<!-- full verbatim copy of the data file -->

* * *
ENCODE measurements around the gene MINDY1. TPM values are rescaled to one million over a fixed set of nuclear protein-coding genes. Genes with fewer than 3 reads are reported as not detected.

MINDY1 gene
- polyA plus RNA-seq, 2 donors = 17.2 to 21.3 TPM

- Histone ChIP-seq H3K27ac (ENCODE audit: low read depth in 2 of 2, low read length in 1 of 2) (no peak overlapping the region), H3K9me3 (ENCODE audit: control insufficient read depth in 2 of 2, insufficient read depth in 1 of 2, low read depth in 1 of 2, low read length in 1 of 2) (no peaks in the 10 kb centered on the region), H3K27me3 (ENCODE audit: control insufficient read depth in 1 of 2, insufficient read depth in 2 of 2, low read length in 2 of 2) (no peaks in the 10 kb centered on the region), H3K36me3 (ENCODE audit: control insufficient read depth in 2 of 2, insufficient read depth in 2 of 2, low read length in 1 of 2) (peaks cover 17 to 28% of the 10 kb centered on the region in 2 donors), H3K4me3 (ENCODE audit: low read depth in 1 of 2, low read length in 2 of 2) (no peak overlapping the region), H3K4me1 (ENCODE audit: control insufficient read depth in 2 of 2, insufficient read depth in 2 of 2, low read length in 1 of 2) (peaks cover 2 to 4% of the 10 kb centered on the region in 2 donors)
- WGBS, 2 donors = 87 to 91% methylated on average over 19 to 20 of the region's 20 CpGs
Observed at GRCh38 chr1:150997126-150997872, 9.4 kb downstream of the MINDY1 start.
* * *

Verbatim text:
ENCODE measurements around the gene MINDY1. TPM values are rescaled to one million over a fixed set of nuclear protein-coding genes. Genes with fewer than 3 reads are reported as not detected.

MINDY1 gene
- polyA plus RNA-seq, 2 donors = 17.2 to 21.3 TPM

- Histone ChIP-seq H3K27ac (ENCODE audit: low read depth in 2 of 2, low read length in 1 of 2) (no peak overlapping the region), H3K9me3 (ENCODE audit: control insufficient read depth in 2 of 2, insufficient read depth in 1 of 2, low read depth in 1 of 2, low read length in 1 of 2) (no peaks in the 10 kb centered on the region), H3K27me3 (ENCODE audit: control insufficient read depth in 1 of 2, insufficient read depth in 2 of 2, low read length in 2 of 2) (no peaks in the 10 kb centered on the region), H3K36me3 (ENCODE audit: control insufficient read depth in 2 of 2, insufficient read depth in 2 of 2, low read length in 1 of 2) (peaks cover 17 to 28% of the 10 kb centered on the region in 2 donors), H3K4me3 (ENCODE audit: low read depth in 1 of 2, low read length in 2 of 2) (no peak overlapping the region), H3K4me1 (ENCODE audit: control insufficient read depth in 2 of 2, insufficient read depth in 2 of 2, low read length in 1 of 2) (peaks cover 2 to 4% of the 10 kb centered on the region in 2 donors)
- WGBS, 2 donors = 87 to 91% methylated on average over 19 to 20 of the region's 20 CpGs
Observed at GRCh38 chr1:150997126-150997872, 9.4 kb downstream of the MINDY1 start.